According to research in 2010, there were findings that showed that 4% of new fathers experienced depression within the first year of welcoming their babies. And 1 out of 5 fathers experienced one or more depressive episodes by the child’s 12th birthday.

New fathers with symptoms of anxiety or depression, as described above during their partner’s pregnancy or within the first year after delivery, should seek help. At BetterHelp, competent professionals are always ready to meet your needs and help you through these challenges.

Treating Postpartum Depression

Picking out the symptoms of postpartum depression early is essential for a prompt and swift recovery, significantly reducing risk to the mother or her baby, and the prevention of future episodes. Also, assessing susceptible women during pregnancy would go a long way in anticipating the likelihood of a depressive episode after delivery.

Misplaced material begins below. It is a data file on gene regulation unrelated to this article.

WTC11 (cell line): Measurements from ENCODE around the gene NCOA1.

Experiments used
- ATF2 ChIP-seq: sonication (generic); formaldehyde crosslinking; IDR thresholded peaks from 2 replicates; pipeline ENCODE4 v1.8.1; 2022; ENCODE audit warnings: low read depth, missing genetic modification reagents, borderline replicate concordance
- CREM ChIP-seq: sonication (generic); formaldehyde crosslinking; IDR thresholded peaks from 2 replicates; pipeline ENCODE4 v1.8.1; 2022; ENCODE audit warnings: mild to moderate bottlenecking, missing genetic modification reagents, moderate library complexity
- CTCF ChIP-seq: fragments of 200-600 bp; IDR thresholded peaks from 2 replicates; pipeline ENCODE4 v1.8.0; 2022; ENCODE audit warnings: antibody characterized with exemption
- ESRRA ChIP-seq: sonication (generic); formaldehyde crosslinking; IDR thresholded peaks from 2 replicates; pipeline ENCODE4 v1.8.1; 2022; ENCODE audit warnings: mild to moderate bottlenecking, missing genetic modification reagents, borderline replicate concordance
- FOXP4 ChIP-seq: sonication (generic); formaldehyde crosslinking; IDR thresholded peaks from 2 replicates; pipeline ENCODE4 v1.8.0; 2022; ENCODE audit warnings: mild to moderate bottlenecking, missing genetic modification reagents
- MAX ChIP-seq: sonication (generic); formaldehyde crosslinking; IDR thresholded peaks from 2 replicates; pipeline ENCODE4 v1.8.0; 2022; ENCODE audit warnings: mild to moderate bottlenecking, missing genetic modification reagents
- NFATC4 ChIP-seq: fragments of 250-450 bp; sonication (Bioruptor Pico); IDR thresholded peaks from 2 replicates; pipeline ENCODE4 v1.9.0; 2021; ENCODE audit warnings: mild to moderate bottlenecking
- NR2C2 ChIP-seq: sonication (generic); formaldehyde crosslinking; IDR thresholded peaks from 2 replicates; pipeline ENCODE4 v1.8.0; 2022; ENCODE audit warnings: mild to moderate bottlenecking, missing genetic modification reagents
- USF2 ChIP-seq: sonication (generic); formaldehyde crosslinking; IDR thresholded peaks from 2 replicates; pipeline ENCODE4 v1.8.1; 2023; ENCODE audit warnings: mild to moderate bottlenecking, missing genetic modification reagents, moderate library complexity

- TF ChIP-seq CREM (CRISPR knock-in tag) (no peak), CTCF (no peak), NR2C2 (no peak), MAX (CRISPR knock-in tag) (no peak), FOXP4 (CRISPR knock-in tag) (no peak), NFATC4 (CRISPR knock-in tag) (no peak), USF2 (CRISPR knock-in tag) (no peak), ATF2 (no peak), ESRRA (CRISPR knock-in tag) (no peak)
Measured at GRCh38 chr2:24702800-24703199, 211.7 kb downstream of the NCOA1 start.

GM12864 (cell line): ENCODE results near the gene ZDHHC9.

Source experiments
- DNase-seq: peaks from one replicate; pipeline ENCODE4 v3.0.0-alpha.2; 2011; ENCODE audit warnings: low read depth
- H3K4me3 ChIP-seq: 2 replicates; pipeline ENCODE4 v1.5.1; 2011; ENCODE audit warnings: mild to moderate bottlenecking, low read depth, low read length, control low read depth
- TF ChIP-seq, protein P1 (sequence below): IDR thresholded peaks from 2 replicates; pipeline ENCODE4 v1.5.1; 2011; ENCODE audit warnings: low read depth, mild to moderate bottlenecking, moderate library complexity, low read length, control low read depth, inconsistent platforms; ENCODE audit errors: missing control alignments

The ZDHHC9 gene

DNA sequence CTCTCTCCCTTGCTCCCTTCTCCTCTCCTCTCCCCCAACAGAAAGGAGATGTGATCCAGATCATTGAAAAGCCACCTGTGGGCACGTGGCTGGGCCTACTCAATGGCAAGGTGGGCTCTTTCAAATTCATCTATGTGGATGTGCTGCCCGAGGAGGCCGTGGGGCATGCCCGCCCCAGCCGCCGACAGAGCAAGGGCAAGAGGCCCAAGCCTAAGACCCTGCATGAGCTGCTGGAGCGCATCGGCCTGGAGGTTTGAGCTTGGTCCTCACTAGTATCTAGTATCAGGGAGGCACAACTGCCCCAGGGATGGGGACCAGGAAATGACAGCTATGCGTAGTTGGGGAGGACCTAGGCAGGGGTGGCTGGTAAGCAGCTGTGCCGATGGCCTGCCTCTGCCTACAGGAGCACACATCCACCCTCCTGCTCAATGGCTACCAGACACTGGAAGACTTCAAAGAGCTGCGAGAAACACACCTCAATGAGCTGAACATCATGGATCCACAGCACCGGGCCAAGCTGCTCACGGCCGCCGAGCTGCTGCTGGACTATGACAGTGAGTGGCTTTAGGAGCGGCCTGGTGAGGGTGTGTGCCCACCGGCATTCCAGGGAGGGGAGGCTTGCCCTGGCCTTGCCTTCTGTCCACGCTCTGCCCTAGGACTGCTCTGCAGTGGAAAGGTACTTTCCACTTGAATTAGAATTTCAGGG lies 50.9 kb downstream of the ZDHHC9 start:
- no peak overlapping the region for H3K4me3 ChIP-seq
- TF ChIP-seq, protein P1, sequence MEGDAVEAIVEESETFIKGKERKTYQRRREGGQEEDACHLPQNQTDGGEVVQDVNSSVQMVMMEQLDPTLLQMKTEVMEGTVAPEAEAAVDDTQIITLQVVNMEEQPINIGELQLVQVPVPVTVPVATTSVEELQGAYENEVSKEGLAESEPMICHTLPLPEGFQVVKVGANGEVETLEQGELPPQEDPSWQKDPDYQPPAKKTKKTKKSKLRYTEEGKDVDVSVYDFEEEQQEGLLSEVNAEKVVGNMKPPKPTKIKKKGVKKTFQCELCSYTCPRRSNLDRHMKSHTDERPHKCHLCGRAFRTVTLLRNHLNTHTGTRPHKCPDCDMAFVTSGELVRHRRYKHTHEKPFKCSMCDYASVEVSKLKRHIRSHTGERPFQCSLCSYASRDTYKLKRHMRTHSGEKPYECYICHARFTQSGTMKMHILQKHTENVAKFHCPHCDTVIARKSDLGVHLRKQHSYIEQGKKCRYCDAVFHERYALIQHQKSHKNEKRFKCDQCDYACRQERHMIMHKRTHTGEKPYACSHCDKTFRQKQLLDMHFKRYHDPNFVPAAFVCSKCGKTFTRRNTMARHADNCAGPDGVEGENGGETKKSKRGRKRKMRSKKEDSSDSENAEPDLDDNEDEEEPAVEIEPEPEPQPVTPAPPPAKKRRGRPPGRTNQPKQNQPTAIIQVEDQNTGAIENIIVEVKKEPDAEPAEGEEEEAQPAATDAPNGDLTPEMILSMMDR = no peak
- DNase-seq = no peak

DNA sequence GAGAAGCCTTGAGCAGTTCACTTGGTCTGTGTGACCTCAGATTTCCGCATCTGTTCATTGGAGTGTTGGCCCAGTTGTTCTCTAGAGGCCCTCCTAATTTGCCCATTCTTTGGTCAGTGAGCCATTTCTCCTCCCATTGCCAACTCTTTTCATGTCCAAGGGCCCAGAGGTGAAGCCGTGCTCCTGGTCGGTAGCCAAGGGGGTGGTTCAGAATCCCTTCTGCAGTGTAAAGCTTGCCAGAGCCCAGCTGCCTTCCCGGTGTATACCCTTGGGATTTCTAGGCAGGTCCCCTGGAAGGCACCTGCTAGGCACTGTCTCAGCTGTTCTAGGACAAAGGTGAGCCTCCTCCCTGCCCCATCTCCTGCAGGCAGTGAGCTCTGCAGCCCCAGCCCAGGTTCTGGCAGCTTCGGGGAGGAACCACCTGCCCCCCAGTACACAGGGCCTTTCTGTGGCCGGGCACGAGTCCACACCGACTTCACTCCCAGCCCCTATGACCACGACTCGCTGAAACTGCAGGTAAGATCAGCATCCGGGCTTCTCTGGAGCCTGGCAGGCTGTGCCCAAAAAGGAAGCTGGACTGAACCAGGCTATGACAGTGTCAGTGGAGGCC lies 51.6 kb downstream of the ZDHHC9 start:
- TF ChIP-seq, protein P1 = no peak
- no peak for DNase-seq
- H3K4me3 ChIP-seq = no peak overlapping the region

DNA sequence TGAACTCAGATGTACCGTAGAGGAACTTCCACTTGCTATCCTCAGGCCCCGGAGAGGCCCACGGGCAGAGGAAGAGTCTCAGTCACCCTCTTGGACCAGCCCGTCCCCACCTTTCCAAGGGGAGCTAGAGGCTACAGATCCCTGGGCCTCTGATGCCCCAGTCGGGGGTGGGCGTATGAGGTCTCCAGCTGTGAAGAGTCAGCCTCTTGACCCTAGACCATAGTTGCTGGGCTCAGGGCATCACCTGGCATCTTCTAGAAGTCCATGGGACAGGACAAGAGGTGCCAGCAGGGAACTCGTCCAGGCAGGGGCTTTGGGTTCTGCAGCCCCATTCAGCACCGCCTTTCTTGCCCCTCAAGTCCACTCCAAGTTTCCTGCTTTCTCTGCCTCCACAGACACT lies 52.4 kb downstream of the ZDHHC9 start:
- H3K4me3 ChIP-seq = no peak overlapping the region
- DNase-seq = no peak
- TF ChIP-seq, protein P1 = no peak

Postpartum depression is serious, and people affected by it should get appropriate help as soon as possible. The symptoms profile guides the modality of treatment, and that is determined by the professional. The modalities of treatment include medication, therapy, or both. The forms of therapy include Cognitive behavioral therapy (CBT) and Interpersonal Therapy are proven to be effective in treating postpartum depression. If these methods don’t yield better results as expected, brain stimulation techniques such as Electroconvulsive therapy (ECT) may be used.

It is important to educate the new mom and her family about the mental distress she experienced and the need to get registered early at a health facility for subsequent pregnancy. Also, supportive therapy may help a mother to child bonding just before hospital discharge in cases of long child neglect due to PPD.

Complications of Postpartum Depression

Leaving someone with postpartum depression untreated poses more challenges to the mental health of the new parent, their baby, and family. This could severely affect the parent-to-child bonding, cause neglect of personal care, and care for the baby. Failing to breastfeed, touch, or believing the baby being someone else’s can further increase the chance of harm to the baby. Hence, mothers with severe PPD shouldn’t be left alone to care for their infants.